Custodial Institution of the ECCC Archives
Although the UN and the Royal Government of Cambodia have the custodial rights to the ECCC archive, it is unclear who will be in charge. According to a 2019 survey of the Documentation Center of Cambodia (DC-Cam), it was commonly agreed that the ECCC archives must be stored at a credible, independent, neutral and trusted institution while being accessible to the public. The institution should also be equipped with technological and technical adequacy to fulfil its functions.
The Legal Documentation Centre relating to the ECCC (LDC) is now tasked to be in charge of ECCC archives and documentation as well as physical space for the operation of ECCC residual functions. The ECCC also endorsed in its reparation project the provision of access to the judicial records of the Khmer Rouge Trials and civil party materials at the LDC in its judgement in Case 002/02. About 24,000 public files in Case 001 and Case 002/01 are available at the LDC. It is noteworthy that LDC, recently established in 2015, was not initially part of the ECCC’s legacy project and discourses. It is therefore uncertain of the role and required (technical and technological) capacity essential for the sustainable and effective maintenance, management and preservation of the huge amounts of ECCC physical and digital archives as well as the declassification process of materials and documents.
Archive and documentation do not concern with only the ECCC and/or LDC, but it requires multiplicity and concerted efforts of actors and stakeholders to achieve the long-term task. This highlights the necessity for more cooperation and coordination among relevant institutions with resources and expertise in the management and preservation of archives, for example, DC-Cam, Tuol Sleng Genocide Museum, and National Archives of Cambodia. In light of the significant role of non-governmental organisations in Cambodia’s TJ, this also calls for consolidated efforts to manage the ECCC-related archives for long-term collective interests.
From Collected Records to Collective Memories
In Cambodia, the management and preservation of archives as historical records is regulated under the 2005 Law on Archives. Archives of any kind should be used for its value to the greatest extent possible. Regardless of the technical and procedural aspects of the ECCC’s archival process, it should exhibit the following characteristics: authenticity, reliability, integrity and accessibility. In essence, it should serve the best interests of inclusive and quality research and education in parallel with victim-centered recognition, remembrance and reconciliation in Cambodia. More importantly, internalization and institutionalization are essential in the planning, implementation and monitoring process for sustainable peace and justice.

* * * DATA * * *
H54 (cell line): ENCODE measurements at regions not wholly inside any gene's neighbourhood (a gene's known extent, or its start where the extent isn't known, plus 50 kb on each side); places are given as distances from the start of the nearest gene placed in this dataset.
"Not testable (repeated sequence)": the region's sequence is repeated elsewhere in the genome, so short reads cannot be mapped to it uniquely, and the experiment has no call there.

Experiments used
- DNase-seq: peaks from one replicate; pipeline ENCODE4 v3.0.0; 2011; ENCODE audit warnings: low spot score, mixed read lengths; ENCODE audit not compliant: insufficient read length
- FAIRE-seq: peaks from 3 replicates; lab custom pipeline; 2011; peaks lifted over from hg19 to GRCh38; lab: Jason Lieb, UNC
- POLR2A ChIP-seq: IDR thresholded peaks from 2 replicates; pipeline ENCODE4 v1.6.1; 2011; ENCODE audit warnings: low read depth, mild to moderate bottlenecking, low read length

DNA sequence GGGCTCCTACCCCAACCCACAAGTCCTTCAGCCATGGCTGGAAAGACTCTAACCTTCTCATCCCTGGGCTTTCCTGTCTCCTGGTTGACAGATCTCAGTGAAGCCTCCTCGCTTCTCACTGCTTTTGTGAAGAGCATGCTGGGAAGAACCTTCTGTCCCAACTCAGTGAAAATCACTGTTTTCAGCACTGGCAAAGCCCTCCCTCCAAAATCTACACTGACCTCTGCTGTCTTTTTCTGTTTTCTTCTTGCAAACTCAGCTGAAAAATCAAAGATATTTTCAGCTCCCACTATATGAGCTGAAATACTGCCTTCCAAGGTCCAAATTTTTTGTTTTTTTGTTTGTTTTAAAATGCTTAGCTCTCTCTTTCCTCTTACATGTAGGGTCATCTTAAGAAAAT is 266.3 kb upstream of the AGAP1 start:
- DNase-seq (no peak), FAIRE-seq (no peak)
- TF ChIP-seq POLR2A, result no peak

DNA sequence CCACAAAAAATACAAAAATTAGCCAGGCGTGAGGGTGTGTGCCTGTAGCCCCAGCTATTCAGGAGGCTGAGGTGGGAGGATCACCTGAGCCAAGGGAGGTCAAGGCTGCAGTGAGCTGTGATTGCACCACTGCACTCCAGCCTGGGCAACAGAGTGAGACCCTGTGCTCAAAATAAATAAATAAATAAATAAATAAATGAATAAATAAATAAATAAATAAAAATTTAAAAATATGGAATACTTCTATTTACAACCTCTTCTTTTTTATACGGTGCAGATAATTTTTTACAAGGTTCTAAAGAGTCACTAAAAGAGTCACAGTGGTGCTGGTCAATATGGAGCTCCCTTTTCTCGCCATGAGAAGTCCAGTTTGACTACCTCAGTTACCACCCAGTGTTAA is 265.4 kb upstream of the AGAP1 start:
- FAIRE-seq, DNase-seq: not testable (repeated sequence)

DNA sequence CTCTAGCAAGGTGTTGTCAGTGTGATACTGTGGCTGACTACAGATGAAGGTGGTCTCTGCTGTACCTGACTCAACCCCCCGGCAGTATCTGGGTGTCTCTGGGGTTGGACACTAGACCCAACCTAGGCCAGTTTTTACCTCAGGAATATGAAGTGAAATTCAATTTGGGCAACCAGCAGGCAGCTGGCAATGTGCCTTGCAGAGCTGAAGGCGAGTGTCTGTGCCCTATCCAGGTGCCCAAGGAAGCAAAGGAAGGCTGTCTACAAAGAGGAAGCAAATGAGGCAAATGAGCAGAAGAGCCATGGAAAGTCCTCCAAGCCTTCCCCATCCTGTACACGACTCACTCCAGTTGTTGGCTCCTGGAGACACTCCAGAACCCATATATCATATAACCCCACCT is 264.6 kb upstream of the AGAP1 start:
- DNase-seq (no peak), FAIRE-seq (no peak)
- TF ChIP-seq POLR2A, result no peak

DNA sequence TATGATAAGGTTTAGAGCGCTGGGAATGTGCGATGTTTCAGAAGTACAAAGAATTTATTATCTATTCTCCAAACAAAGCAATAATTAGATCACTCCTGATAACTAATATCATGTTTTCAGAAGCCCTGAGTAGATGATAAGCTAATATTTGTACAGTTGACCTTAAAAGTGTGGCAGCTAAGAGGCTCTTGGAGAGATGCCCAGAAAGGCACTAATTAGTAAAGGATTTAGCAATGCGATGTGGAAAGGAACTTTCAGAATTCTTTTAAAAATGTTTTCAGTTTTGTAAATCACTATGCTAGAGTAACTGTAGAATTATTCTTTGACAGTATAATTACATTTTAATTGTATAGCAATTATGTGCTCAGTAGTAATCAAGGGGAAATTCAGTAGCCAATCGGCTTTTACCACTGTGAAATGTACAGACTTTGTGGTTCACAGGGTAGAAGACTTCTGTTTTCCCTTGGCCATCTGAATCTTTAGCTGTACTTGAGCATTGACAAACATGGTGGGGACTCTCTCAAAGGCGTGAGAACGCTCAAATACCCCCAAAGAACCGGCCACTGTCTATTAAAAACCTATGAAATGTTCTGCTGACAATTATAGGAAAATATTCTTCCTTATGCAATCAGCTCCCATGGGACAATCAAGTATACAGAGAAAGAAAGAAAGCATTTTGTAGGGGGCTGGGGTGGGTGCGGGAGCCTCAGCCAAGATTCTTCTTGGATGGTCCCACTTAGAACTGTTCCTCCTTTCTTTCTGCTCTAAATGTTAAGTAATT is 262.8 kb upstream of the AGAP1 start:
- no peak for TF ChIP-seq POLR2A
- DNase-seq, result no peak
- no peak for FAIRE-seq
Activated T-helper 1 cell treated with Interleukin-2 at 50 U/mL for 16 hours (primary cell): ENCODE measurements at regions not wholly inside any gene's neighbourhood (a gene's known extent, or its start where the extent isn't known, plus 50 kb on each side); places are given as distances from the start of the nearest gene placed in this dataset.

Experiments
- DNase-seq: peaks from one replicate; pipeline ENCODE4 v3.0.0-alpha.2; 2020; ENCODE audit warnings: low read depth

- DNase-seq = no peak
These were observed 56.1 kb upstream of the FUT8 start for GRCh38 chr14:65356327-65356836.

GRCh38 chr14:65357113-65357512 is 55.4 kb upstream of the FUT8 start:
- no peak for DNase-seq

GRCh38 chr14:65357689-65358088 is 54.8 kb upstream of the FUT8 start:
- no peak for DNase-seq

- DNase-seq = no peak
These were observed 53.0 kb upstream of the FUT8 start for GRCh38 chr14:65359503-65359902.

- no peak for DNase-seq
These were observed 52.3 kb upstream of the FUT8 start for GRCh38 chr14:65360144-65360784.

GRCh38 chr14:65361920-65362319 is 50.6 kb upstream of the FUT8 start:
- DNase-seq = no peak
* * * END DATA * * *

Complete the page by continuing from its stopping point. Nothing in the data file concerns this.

Beyond the legal and judicial aspects, several other integral dimensions related to the ECCC proceedings should also be considered in this regard, namely the translation structure and materials (Khmer, English and French) and the pool of domestic and international human resources trained and working at the ECCC throughout its existence. This would serve as an asset for domestic and regional endeavors to ensure accountability, justice and memorialization.
The ECCC is dealing with historical records that are more than four decades old and have a nationwide geographical scope. This further hinders the archival efforts and process. However, it is not the first tribunal in archival management and preservation in a transitional justice setting. Lessons learned, best practices and expertise from other international criminal tribunals should provide an account for the reflection of Cambodia’s needs and interests. Nonetheless, only Cambodia has the key to open the box while the UN holds the box.